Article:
Bare knuckle economics

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  • Posted on: 29 May 2011
  • By: Tony Wikrent

Cross posted from Real Economics.

I have generally been highly critical of the Obama administration and its economic policies. However, below I link to an unique and very informative DailyKos diary that examines the little-heralded efforts of the administration to improve the economic lot of average Americans by trying to support the manufacturing sector of the economy. Now, while I could easily argue that these efforts are "too little, too late," they do constitute evidence that there are some in the Obama administration who have not entirely fallen victim to the Leisure Class (Predatory Class) mentality described by Thorstein Veblen and our own Jon Larson. In this case, the writer identifies the individual: Ron Bloom, former official of the United Steel Workers Union, and currently special advisor to Tim Geithner and White House director of manufacturing policy.

Bare knuckle economics

Previously published on The People's View.

If you read the Wall Street Journal or right wing blogs, you know who Ron Bloom is. He is special advisor to Tim Geithner and White House director of manufacturing policy. He's a former official at the United Steel Workers Union who helped manage the auto rescue.

Mr. Bloom attended Harvard Business School, where he gravitated to populist business cases and was keenly interested in employee buyouts. After 10 years at investment banks, among them Lazard, he became special assistant to the USW president in 1996.

Both inside and outside the USW, Mr. Bloom is known as a financially savvy negotiator — with a tendency to spout profanities WSJ

Right wing blogs are more straightforward

Is there really any doubt that Obama and his administration are a pack of radical Leftists?

Look for Bloom on Youtube and you'll see - they really really hate him. Here's what got our right wing compatriot's underwear in a twist. Speaking as a union official at " 6th Annual Distressed Investing Forum" Bloom said:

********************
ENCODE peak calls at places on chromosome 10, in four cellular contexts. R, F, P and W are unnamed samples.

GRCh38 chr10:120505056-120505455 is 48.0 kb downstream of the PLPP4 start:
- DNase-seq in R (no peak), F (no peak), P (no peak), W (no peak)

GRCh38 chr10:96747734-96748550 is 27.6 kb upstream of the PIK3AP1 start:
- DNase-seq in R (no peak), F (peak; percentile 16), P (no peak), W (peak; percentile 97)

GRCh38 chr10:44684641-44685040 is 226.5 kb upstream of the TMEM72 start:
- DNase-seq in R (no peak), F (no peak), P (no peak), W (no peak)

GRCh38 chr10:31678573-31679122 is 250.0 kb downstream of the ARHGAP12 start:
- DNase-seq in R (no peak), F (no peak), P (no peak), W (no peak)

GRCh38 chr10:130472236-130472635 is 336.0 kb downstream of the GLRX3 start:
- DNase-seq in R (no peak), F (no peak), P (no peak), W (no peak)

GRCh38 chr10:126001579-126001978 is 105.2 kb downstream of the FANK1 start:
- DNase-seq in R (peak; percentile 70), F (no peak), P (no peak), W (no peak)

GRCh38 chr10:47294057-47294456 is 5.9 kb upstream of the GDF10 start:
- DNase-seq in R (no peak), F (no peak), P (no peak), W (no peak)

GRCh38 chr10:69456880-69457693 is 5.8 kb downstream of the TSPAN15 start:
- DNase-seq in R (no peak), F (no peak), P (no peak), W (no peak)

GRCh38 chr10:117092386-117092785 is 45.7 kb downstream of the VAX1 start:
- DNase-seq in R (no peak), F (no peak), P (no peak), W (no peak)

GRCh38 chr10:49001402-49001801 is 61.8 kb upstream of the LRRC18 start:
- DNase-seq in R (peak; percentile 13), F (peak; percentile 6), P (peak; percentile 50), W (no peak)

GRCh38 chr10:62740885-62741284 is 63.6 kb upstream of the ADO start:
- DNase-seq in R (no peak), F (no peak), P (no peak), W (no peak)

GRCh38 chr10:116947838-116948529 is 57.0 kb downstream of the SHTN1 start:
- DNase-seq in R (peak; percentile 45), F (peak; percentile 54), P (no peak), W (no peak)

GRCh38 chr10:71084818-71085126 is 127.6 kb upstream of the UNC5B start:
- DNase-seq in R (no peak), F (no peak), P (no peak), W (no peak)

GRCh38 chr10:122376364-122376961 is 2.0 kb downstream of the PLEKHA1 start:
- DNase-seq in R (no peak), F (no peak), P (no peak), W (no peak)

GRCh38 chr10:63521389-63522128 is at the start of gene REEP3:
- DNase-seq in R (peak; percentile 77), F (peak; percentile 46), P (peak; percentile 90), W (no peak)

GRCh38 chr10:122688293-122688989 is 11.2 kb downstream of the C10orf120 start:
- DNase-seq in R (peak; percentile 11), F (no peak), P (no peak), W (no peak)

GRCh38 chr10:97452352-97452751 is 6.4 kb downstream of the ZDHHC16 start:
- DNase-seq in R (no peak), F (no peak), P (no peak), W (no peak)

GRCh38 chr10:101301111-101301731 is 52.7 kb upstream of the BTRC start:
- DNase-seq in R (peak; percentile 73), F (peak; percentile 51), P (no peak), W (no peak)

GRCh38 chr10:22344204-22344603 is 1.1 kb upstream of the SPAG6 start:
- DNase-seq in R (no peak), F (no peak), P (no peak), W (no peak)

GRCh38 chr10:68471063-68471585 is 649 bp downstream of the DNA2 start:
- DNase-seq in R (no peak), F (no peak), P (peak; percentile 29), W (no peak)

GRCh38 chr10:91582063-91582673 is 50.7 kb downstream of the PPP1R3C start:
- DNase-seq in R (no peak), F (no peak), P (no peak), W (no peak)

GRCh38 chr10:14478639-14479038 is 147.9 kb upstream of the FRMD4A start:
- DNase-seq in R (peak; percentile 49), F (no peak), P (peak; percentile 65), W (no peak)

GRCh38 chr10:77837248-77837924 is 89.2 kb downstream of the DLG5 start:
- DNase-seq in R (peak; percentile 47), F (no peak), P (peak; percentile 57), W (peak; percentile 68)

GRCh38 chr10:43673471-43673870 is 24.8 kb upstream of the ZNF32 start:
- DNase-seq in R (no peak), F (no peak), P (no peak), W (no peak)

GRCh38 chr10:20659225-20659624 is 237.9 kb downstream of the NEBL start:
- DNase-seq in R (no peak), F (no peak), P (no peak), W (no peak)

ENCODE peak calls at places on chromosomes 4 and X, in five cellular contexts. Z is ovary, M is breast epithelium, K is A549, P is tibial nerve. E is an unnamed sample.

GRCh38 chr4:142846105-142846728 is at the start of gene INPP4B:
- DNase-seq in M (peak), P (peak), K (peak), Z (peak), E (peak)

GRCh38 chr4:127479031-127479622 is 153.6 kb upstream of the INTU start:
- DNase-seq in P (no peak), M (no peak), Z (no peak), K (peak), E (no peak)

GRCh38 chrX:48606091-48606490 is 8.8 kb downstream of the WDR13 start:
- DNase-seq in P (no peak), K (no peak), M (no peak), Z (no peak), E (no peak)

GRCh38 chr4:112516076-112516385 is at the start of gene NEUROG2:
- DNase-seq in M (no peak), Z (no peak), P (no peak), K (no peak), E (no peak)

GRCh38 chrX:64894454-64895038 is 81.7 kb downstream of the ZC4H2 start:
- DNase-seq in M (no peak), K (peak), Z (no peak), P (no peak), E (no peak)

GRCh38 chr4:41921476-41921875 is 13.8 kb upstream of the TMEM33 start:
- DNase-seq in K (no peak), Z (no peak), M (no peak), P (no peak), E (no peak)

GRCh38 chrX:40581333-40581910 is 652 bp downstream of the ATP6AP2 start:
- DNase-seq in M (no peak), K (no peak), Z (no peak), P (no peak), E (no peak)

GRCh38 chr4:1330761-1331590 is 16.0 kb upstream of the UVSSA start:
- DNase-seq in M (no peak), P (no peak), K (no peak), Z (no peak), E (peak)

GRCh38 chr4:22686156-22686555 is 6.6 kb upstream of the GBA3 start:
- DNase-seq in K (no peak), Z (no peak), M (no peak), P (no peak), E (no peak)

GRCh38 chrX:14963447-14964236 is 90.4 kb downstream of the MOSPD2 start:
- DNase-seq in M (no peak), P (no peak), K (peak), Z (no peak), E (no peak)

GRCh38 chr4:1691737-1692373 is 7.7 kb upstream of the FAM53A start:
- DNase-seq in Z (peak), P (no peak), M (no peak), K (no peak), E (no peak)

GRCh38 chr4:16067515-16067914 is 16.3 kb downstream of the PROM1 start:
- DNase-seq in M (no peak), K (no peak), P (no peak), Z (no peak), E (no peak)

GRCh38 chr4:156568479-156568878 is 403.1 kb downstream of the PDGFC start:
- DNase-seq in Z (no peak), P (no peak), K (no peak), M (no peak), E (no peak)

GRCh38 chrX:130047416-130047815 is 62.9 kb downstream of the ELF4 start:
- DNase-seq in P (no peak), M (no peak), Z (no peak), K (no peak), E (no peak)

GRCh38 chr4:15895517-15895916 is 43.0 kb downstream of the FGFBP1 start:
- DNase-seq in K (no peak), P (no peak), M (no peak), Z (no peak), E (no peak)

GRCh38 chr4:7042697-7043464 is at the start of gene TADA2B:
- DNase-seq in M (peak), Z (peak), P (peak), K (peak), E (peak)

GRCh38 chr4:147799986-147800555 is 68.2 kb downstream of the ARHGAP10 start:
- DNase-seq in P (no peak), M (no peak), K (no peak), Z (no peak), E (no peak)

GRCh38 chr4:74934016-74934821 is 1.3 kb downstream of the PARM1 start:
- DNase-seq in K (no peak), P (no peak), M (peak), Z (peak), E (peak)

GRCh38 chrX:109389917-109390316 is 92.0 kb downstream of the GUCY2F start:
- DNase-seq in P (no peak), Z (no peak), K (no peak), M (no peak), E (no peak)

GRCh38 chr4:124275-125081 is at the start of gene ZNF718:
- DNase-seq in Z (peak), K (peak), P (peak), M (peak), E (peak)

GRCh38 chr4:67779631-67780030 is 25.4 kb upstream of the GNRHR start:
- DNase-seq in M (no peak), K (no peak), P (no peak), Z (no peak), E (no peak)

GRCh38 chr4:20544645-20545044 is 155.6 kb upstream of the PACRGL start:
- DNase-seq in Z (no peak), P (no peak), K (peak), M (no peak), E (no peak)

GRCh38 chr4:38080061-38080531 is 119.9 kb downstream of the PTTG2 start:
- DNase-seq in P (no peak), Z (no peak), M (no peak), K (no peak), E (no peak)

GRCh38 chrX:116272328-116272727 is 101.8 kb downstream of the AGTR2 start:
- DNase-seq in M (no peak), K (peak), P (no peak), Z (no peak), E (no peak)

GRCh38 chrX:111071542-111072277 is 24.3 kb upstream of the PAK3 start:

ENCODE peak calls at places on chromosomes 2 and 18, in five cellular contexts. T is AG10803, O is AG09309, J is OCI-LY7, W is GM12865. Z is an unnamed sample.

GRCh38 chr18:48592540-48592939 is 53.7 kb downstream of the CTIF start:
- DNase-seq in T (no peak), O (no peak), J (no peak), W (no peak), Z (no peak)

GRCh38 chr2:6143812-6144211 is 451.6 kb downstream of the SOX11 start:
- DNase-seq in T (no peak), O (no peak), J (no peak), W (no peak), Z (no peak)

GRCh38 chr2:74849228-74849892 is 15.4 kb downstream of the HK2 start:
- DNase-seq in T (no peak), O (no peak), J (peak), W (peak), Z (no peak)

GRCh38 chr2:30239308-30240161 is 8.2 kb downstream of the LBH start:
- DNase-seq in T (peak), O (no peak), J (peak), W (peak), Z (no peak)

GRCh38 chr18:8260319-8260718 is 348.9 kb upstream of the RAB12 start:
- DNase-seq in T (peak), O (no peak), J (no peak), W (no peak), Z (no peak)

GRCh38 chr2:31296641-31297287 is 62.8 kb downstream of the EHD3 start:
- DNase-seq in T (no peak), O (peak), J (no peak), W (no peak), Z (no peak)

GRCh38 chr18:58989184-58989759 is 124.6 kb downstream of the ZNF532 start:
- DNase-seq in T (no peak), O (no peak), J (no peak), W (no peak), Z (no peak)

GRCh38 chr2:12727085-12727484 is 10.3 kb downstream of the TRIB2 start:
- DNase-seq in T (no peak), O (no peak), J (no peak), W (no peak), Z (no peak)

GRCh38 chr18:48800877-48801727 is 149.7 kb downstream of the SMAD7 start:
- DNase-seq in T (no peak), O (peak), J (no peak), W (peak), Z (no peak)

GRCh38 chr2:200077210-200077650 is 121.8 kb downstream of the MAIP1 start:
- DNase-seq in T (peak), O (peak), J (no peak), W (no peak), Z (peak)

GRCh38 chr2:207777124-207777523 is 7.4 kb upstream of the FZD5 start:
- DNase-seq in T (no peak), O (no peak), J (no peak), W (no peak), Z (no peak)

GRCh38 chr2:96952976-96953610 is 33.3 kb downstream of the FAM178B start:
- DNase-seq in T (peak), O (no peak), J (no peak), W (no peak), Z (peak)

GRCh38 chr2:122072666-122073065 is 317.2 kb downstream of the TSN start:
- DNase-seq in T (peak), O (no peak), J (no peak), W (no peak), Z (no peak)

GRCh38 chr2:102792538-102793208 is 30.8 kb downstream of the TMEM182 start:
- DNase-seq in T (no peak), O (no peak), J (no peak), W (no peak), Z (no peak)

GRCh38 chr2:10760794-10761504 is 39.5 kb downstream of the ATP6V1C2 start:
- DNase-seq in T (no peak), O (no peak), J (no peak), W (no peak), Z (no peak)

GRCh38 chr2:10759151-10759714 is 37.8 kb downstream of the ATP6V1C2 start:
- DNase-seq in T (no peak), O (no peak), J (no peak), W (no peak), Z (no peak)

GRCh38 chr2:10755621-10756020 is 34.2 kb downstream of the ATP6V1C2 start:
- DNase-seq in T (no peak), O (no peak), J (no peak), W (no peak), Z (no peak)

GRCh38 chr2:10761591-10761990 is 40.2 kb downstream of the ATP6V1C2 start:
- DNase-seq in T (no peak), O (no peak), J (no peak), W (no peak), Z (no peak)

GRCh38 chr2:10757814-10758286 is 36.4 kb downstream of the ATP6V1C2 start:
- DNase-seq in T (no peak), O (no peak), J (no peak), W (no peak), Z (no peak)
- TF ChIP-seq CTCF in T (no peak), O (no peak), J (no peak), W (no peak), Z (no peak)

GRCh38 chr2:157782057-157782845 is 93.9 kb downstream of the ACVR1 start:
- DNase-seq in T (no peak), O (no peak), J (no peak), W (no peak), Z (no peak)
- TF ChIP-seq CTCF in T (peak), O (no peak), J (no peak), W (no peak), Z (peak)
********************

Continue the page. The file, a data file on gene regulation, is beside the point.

Generally speaking, we get the joke. We know that the free market is nonsense. We know that the whole point is to game the system, to beat the market or at least find someone who will pay you a lot of money, 'cause they're convinced that there is a free lunch.

We know this is largely about power, that it's an adults only no limit game. We kind of agree with Mao that political power comes largely from the barrel of a gun. And we get it that if you want a friend you should get a dog.

Absolutely nothing that Bloom said is even controversial on Wall Street, but according to American Right Wing Propagandists, working people are supposed to naively believe in the stories told to them by the economists. Read more.

The author also performs the excellent service of criticizing Robert Reich, and liberals and progressives in general, for ignoring and even disliking the manufacturing sector. As the author notes, back in June 2009, Reich opined on the auto bailout by diving fully into the cesspool of a "post-industrial policy":

We should stop pining after the days when millions of Americans stood along assembly lines and continuously bolted, fit, soldered or clamped what went by. Those days are over.

I remember reading Reich's article at the time and just becoming increasingly furious. Now, I really like and admire Reich, but his position on manufacturing is not just entirely erroneous but actively harmful to the prosperity of this country and the rest of the world. It is extremely troubling that trained economists can believe such nonsense as a "post-industrial society"; it demonstrates how far removed they are from the actual economic processes, we depend on everyday to sustain and support human life. Take the task of procuring clean water supplies: we need pipes, valves, pumps, gaskets, filters, motors, faucets, etc, etc., and the materials that go into them: steel, copper, aluminum, rubber, plastics, etc. If the entire world went post-industrial and stopped producing this stuff, what do you think would be the chances of finding clean, safe water to drink in about 2 or 3 years?